Kannapolis resident and Air Force veteran Steve Dagenhart, 70, said he found out about the screening by accident when he arrived to campus for his 10 a.m. appointment. He suggested the use of more signs on campus to alleviate confusion.
Vaughn acknowledged there was a “first-day learning curve” and said the VA Center intends to improve its signage across campus.
“We’ll do what we can to make the process better,” Vaughn said.
Dagenhart added that he stays updated on the coronavirus spread in the news, but he’s the type of person to call a health professional or his daughter, who’s a nurse, to get more information. Though people are concerned and on edge, Dagenhart said people “need to be careful about what they say — (only) what (they) 100% know.”
Ricky Murdock, 66, is an Army veteran who also didn’t know about the screening until he arrived on campus. Murdock said he was “suspicious” when the gate was up. All he knew is that COVID-19 is similar to the flu, but he was concerned Monday because it’s become “global.”
“In my lifetime, this is something that’s new,” he said.
He added that the government seemed to be on top of the Ebola outbreak in 2014, but this seems more serious now since people are dying. More problems manifest when people panic, such as a crash in the economy, he said.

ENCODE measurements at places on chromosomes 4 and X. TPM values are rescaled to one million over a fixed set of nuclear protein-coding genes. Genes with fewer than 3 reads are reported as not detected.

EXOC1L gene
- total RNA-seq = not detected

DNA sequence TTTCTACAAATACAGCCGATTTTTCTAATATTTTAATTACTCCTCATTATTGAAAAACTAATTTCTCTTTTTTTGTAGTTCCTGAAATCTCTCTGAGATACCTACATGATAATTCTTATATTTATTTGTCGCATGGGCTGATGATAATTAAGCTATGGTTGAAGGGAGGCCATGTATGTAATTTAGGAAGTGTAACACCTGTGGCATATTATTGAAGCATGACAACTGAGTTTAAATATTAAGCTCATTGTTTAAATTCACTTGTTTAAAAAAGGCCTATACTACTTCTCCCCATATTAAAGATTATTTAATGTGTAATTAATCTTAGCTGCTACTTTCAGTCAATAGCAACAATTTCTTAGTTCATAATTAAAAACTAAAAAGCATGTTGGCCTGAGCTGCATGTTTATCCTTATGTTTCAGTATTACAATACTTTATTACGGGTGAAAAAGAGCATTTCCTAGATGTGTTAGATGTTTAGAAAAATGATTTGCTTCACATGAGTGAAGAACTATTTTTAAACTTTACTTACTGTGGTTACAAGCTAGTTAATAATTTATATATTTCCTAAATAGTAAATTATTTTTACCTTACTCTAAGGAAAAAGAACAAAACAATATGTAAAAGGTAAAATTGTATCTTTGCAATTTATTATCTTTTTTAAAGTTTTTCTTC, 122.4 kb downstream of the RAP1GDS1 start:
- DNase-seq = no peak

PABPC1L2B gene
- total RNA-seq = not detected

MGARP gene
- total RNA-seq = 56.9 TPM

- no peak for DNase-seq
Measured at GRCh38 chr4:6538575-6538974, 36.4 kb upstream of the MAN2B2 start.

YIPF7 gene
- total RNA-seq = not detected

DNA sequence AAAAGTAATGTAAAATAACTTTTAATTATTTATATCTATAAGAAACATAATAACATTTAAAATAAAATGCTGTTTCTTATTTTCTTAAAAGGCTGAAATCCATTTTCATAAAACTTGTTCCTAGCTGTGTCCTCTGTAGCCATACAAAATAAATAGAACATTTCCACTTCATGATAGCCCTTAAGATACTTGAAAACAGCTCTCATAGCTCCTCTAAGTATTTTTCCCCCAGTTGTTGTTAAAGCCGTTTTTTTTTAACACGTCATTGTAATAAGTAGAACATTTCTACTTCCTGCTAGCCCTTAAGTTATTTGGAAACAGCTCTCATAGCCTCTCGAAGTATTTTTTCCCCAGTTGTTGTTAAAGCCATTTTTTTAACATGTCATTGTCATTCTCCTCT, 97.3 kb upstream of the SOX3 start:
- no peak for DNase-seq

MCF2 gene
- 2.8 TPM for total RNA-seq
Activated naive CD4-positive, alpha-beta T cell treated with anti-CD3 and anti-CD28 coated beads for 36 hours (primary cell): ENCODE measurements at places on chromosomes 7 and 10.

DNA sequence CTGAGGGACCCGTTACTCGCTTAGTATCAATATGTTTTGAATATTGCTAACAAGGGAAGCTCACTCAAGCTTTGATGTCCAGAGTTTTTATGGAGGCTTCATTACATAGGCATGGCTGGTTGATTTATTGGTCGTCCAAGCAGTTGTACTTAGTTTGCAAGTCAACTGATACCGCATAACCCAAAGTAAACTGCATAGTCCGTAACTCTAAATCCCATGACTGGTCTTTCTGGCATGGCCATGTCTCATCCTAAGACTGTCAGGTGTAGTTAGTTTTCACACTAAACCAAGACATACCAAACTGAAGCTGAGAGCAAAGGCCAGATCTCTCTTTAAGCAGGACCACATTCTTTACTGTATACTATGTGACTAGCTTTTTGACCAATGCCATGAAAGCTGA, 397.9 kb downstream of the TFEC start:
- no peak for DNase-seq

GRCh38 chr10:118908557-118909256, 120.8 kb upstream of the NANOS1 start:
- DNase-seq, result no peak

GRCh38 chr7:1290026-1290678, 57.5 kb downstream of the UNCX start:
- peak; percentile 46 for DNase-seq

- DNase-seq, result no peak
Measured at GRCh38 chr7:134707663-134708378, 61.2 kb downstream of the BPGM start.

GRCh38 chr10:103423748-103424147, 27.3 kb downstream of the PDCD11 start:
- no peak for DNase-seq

Holly Blais, a 45-year-old Air Force veteran, said the screening process was easy and that she was notified by phone ahead of time. Additionally, Blais said she isn’t as concerned because she’s in good health.
“I’m more fearful my flight to Ireland is going to get canceled,” she said.
Her daughter goes to college there, she added.
The Ebola outbreak was scarier, she said.
Monday’s visit was also Blais’ first visit to the VA, as she moved to Salisbury in January from Minnesota.
All three veterans said they felt that the federal government is doing the best that it can. But Murdock added that people should get together, despite it being an election year, and perhaps even go to the United Nations to find a solution.
The VA will continue to screen all visitors until further notice, Vaughn said. Since it is still a national concern, he doesn’t expect to stop the screening anytime soon.
Veterans and staff are being encouraged to take preventative actions to avoid being exposed to the virus:
- Wash your hands often with soap and water for at least 20 seconds.
- Avoid touching your eyes, nose and mouth with unwashed hands.
- Stay home if you’re sick or becoming sick.
- Use an alcohol-based hand sanitizer that contains at least 60% alcohol.
- If you have symptoms or have been exposed to someone with symptoms, call the VA before going to the facility.
For more information about the coronavirus, visit: cdc.gov/coronavirus/2019-ncov/index.html.
Contact reporter Natalie Anderson at 704-797-4246.